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The treatment of hepatic encephalopathy in patients, whose liver disease has reached a palliative stage, has been particularly challenging, given the low levels of evidence, increasing range of therapeutic options (including rifaximin) and the difficulties in managing patients when they lose the ability to swallow.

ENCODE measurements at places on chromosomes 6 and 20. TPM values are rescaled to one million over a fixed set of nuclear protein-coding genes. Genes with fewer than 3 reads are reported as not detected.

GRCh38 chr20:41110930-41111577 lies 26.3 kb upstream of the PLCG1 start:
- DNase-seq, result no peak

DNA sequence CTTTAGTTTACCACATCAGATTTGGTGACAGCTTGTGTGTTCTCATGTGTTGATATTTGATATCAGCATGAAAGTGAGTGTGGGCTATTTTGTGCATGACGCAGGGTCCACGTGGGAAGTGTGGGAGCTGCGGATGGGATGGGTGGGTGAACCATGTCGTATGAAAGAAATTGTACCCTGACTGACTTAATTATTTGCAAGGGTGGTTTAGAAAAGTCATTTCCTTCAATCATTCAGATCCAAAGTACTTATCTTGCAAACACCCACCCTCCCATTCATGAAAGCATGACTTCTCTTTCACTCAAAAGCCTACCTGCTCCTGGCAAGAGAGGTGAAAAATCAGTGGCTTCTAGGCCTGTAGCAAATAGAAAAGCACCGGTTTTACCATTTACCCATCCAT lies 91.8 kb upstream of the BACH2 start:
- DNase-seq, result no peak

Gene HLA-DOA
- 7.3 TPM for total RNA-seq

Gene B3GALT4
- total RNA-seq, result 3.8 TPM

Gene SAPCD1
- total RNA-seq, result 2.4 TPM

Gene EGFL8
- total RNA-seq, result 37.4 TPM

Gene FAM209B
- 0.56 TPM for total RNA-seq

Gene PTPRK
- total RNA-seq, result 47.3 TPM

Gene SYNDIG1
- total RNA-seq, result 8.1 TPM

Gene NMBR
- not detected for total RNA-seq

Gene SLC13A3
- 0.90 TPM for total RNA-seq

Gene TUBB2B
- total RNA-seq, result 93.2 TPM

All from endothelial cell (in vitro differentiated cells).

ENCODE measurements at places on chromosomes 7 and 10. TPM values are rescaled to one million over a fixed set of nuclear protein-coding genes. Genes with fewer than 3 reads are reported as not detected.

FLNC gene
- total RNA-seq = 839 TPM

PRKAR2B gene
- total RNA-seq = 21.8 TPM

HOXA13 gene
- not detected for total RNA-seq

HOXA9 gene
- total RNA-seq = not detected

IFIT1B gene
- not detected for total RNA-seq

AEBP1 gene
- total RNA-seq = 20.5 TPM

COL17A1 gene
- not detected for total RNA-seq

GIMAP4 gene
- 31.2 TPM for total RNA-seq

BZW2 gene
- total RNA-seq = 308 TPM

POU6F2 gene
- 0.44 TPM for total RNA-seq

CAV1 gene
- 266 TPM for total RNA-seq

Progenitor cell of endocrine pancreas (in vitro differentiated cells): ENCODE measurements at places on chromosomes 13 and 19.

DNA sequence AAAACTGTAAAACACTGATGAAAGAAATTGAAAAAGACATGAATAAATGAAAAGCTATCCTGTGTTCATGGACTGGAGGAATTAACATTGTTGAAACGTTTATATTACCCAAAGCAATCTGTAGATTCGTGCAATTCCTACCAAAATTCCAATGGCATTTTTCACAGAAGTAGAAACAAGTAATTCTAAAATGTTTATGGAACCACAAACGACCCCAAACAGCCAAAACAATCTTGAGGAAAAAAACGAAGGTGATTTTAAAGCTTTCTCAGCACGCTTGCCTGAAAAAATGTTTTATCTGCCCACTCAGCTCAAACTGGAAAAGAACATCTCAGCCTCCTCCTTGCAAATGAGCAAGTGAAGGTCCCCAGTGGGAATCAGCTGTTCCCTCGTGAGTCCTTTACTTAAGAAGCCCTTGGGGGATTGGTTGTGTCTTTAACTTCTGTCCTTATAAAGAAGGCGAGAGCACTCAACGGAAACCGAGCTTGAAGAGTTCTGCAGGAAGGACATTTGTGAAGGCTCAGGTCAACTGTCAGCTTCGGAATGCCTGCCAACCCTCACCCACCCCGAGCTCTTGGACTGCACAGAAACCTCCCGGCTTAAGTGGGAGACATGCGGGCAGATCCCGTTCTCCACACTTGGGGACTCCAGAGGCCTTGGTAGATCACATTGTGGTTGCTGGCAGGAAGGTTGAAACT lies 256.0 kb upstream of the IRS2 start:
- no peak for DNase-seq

However, a recent Cochrane Systematic Review ‘Non-absorbable disaccharides versus placebo/no intervention and lactulose versus lactitol for the prevention and treatment of hepatic encephalopathy in people with cirrhosis’1 has recently highlighted significant benefits of lactulose in the management of hepatic encephalopathy. This updated review, which had previously found ‘no evidence to supporting the use of disaccharides’,2 identified 38 randomised controlled trials (RCTs) with 1828 participants. The review found that non-absorbable disaccharides have been demonstrated to reduce mortality (RR 0.59, 95% CI 0.40 to 0.87; 1487 participants; 24 RCTs; I2=0%; moderate quality evidence when all RCT data were included in analysis). However, more importantly for the quality of life of palliative care patients, it also demonstrated that hepatic encephalopathy improved (RR 0.58, 95% CI 0.50 to 0.69; 1415 …
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